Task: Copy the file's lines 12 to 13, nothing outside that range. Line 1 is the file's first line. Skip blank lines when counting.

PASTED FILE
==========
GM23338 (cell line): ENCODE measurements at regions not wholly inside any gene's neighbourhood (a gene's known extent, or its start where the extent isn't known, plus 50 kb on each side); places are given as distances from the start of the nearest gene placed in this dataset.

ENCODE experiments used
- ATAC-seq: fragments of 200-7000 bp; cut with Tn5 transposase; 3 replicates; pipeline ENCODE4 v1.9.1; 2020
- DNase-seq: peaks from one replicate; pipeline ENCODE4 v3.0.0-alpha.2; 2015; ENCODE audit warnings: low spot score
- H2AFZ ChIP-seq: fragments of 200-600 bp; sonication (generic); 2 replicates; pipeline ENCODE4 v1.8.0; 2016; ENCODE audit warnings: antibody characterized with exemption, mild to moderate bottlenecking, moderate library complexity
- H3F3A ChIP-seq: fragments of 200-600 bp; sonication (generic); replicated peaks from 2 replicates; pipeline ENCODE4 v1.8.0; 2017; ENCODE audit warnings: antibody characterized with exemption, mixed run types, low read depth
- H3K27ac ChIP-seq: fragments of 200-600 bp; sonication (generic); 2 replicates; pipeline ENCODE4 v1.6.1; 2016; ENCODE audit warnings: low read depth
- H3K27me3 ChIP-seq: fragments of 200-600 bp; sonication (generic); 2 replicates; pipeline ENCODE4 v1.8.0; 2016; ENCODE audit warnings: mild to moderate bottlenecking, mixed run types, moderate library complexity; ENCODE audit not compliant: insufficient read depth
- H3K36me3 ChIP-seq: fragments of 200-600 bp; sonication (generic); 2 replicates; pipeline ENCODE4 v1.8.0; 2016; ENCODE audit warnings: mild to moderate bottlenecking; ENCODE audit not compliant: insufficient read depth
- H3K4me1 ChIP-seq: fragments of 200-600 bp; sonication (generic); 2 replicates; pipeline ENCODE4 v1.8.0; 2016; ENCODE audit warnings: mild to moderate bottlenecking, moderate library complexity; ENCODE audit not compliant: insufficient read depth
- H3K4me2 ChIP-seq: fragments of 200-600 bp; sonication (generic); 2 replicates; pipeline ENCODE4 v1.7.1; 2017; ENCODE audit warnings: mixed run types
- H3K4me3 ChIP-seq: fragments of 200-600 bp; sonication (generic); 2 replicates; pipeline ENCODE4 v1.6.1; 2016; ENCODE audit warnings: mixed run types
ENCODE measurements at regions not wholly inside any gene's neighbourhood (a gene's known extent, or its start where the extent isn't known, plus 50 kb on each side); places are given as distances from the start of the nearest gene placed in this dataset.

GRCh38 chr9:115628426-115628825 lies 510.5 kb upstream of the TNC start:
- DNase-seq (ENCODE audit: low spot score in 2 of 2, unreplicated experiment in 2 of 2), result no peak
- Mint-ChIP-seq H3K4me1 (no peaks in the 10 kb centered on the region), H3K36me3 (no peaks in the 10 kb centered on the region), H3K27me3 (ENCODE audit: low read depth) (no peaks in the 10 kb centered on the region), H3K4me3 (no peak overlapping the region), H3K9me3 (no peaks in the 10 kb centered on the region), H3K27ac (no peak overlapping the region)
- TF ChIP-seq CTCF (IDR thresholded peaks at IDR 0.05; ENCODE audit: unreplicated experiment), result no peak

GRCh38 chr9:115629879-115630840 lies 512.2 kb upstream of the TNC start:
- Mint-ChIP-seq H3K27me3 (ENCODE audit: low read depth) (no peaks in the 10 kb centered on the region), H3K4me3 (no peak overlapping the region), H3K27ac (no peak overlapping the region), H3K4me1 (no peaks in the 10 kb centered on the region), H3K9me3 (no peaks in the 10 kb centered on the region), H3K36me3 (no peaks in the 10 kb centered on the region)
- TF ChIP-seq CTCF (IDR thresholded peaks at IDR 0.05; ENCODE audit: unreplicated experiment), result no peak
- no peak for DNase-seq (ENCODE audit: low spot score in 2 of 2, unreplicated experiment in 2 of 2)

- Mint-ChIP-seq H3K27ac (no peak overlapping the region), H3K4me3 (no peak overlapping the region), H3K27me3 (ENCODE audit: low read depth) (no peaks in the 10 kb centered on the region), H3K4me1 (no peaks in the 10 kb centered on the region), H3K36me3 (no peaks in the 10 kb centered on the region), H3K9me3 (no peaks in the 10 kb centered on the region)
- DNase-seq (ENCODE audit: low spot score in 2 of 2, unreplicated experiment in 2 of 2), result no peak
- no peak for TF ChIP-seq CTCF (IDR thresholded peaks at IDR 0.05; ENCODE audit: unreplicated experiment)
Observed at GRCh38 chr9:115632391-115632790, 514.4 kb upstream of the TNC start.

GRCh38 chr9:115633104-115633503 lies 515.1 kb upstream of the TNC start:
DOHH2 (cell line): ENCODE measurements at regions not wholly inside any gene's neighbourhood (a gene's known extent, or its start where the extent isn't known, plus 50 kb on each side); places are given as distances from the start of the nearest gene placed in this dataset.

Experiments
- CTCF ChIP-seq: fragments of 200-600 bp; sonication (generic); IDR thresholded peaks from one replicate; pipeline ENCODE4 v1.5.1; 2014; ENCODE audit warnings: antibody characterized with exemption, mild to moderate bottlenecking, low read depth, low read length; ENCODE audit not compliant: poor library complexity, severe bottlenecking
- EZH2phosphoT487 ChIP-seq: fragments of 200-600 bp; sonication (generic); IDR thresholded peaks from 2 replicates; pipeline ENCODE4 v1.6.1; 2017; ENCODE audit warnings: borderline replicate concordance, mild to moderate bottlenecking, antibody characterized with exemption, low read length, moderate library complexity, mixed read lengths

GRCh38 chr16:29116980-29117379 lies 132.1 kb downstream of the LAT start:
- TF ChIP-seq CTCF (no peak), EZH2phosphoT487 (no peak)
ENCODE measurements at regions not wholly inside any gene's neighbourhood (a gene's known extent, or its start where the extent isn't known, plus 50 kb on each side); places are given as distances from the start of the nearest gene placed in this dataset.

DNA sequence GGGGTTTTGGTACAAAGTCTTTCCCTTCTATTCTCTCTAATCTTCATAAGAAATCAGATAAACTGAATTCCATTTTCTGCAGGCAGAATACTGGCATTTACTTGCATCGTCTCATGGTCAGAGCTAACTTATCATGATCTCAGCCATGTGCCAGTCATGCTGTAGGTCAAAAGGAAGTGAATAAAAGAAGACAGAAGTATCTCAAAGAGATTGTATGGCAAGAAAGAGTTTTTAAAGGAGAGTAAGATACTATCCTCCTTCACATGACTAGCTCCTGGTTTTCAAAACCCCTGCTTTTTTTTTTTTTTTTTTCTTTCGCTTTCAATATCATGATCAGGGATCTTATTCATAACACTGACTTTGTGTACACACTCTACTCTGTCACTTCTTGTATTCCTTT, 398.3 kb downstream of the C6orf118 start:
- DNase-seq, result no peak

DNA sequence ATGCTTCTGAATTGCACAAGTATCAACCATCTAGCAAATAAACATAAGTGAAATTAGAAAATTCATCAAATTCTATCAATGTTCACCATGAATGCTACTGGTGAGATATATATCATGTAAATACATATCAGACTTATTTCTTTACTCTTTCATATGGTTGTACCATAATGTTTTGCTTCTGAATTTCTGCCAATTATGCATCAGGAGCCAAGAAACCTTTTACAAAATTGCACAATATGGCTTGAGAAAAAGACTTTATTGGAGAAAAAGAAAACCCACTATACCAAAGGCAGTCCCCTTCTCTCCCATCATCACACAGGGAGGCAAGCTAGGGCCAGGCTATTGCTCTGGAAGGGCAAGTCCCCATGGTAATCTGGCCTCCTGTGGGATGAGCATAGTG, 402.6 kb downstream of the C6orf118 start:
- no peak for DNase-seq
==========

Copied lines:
- H3K4me3 ChIP-seq: fragments of 200-600 bp; sonication (generic); 2 replicates; pipeline ENCODE4 v1.6.1; 2016; ENCODE audit warnings: mixed run types
ENCODE measurements at regions not wholly inside any gene's neighbourhood (a gene's known extent, or its start where the extent isn't known, plus 50 kb on each side); places are given as distances from the start of the nearest gene placed in this dataset.